- You supply an air source heat pump to a village hall. You must charge reduced rate of VAT
- You supply an air source heat pump to a shop. You must charge the standard rate of VAT.
- You supply an air conditioning unit to a hospital. You must charge the standard rate of VAT.
- You supply an air conditioning unit to a care home for the elderly or disabled. You must charge the reduced rate of VAT
- You supply an air source heat pump to a pub and hotel. You must charge the standard rate of VAT.
You can also reduce the rate of the repair or maintenance of air conditioning units that are for a qualifying use.
- You repair an air conditioning unit in a children’s home. You must charge the reduced rate of VAT.
- You repair an air source heat pump in a leisure centre. You must charge the standard rate of VAT.
- You conduct scheduled maintenance on an air conditioning unit in a care home. You must charge your customer the reduced rate of VAT.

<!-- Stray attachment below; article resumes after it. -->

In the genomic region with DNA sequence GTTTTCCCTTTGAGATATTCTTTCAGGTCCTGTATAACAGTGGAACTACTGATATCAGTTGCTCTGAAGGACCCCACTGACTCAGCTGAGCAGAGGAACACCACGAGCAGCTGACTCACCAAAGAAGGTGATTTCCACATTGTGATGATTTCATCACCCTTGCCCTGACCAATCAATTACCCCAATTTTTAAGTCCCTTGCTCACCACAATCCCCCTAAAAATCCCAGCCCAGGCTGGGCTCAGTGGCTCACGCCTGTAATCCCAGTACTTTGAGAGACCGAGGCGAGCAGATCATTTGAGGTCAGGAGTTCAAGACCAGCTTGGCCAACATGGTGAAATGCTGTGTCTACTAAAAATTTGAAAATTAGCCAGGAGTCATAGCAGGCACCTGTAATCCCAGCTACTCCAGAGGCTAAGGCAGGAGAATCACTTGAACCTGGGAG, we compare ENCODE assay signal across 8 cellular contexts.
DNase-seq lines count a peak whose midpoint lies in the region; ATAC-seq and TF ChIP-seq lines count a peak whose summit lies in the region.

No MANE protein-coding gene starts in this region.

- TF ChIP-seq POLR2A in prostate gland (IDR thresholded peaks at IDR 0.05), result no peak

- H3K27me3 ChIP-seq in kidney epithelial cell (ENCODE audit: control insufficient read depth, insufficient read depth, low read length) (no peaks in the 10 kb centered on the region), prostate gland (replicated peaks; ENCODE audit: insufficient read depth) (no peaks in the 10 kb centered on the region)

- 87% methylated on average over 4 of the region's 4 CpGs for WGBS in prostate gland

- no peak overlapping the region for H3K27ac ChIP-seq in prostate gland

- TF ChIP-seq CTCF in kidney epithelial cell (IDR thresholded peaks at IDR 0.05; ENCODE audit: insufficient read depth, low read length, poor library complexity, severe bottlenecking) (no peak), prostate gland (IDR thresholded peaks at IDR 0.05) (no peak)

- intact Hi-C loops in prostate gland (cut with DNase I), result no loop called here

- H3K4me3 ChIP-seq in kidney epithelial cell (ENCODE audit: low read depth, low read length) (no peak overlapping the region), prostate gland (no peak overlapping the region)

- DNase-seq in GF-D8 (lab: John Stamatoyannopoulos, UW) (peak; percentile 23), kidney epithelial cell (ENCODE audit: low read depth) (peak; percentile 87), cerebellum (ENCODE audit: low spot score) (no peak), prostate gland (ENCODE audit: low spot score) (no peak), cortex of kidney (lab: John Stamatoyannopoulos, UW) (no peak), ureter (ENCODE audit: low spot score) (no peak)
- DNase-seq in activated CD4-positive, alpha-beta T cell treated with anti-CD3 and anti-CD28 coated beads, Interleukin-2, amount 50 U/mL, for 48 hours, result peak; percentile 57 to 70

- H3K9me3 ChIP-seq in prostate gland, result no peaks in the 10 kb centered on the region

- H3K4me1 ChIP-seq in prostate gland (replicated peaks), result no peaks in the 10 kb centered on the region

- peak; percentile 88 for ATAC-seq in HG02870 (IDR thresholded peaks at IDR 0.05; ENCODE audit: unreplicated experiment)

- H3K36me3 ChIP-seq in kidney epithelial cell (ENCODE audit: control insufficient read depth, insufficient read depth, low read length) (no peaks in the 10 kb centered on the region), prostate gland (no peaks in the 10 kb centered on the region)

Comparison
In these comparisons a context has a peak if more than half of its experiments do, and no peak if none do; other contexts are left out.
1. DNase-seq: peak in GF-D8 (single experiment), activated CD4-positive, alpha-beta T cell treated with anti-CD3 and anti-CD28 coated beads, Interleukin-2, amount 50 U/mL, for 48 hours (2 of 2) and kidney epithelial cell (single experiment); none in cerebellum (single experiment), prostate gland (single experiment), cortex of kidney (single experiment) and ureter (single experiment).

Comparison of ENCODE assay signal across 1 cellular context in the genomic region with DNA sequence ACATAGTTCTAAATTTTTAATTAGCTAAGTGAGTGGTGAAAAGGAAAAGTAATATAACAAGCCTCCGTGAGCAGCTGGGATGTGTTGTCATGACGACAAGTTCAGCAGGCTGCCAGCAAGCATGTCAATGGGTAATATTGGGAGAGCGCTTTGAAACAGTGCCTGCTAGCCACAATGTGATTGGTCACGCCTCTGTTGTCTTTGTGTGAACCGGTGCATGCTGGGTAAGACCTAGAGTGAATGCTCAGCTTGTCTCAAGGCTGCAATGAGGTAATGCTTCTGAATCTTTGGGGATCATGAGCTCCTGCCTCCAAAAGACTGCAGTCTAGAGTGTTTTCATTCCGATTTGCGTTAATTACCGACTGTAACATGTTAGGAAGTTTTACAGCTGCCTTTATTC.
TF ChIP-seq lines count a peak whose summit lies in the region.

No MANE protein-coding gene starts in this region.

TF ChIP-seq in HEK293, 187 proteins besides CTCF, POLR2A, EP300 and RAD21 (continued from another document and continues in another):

- You conduct scheduled maintenance on an air conditioning unit in an office building for a business. You must charge the standard rate of VAT.
If you supply, repair or maintain an air conditioning unit to a multiple use building and 60% of the building falls under qualifying use for reduced VAT then the whole supply will be at reduced rate. If the qualifying use is less than 6% then is then the VAT rate can be apportioned.
- A large building containing flats, but also a small convenience store on the ground floor, has a central air conditioning system installed. The small convenience store is 3% of the buildings footprint and is not a qualifying use. 97% of the building is blocks of flats. 100% of the cost of the air conditioning unit is liable the reduced rate VAT.
- A large office building has a central air conditioning system installed. The system breaks down and you are contracted to repair the unit. The building is 65% businesses and 35% occupied by a charity which is a qualifying use. The repair cost can be apportioned. 65% is liable for standard rate and 35% is liable for the reduced rate of VAT.
- A home has an air conditioning system installed and the owners hire you to carry out regular maintenance on the system. There is also a small business run from the home in a home office with 3 employees. The office is 15% of the floor area of the building. The maintenance costs is liable for the reduced rate of VAT.